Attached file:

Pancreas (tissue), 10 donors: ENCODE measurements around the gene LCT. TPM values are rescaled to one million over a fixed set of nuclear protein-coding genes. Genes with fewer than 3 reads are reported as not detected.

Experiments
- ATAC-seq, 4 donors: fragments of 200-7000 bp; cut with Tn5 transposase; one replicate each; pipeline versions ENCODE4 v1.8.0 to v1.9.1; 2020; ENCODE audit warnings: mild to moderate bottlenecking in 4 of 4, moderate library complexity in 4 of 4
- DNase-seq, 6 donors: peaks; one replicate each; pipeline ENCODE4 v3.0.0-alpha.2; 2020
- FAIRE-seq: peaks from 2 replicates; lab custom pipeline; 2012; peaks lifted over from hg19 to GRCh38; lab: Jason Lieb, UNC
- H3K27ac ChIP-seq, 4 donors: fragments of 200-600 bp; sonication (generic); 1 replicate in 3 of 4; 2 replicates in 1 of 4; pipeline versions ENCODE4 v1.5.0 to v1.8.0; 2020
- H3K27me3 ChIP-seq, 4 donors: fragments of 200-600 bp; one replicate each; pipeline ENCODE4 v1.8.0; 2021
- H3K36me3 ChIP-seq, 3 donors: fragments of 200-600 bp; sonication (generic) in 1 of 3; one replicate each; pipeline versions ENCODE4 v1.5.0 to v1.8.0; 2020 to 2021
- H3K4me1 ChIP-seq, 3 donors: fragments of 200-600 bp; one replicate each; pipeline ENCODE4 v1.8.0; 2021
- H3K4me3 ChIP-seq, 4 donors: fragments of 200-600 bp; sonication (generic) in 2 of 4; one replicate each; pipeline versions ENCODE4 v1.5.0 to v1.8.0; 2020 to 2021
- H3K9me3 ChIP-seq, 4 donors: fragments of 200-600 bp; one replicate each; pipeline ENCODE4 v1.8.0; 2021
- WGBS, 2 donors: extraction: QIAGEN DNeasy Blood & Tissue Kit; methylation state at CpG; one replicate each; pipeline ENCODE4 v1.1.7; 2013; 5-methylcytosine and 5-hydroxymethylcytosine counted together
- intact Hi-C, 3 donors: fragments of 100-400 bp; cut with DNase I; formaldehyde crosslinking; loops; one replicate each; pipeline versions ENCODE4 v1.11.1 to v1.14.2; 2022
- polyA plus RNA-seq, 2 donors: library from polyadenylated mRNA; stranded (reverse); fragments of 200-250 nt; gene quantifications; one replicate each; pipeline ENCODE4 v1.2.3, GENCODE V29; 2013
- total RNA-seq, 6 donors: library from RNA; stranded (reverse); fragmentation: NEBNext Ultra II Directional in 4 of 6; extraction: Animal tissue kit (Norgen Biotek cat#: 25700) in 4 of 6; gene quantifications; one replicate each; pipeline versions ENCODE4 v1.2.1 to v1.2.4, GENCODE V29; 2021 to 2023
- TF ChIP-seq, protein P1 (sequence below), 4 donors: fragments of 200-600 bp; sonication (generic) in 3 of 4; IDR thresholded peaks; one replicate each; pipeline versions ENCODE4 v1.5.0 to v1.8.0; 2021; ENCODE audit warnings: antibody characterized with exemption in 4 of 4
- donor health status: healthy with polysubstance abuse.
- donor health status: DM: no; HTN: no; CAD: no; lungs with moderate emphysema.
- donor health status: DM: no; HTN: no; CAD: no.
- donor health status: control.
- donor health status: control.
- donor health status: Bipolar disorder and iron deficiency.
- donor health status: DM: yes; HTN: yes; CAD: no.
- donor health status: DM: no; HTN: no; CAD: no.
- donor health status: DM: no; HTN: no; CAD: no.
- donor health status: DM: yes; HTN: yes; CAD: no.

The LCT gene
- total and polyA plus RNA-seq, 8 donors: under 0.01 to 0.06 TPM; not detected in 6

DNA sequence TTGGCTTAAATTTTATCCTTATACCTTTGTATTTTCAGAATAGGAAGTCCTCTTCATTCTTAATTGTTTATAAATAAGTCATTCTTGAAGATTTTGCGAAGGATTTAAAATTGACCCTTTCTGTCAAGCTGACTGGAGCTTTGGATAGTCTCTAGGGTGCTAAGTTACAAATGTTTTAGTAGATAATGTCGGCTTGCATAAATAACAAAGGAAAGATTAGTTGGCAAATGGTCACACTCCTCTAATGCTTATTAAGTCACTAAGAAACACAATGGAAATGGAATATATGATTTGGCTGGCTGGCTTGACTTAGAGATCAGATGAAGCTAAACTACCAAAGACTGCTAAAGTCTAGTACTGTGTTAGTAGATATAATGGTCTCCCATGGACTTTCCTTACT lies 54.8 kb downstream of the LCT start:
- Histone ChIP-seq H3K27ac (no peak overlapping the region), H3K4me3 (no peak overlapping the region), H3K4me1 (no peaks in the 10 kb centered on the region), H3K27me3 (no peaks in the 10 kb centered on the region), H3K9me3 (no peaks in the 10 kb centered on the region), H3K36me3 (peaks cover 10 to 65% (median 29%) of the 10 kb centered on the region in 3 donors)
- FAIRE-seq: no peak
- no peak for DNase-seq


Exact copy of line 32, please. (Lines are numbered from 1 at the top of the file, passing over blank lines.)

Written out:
- no peak for DNase-seq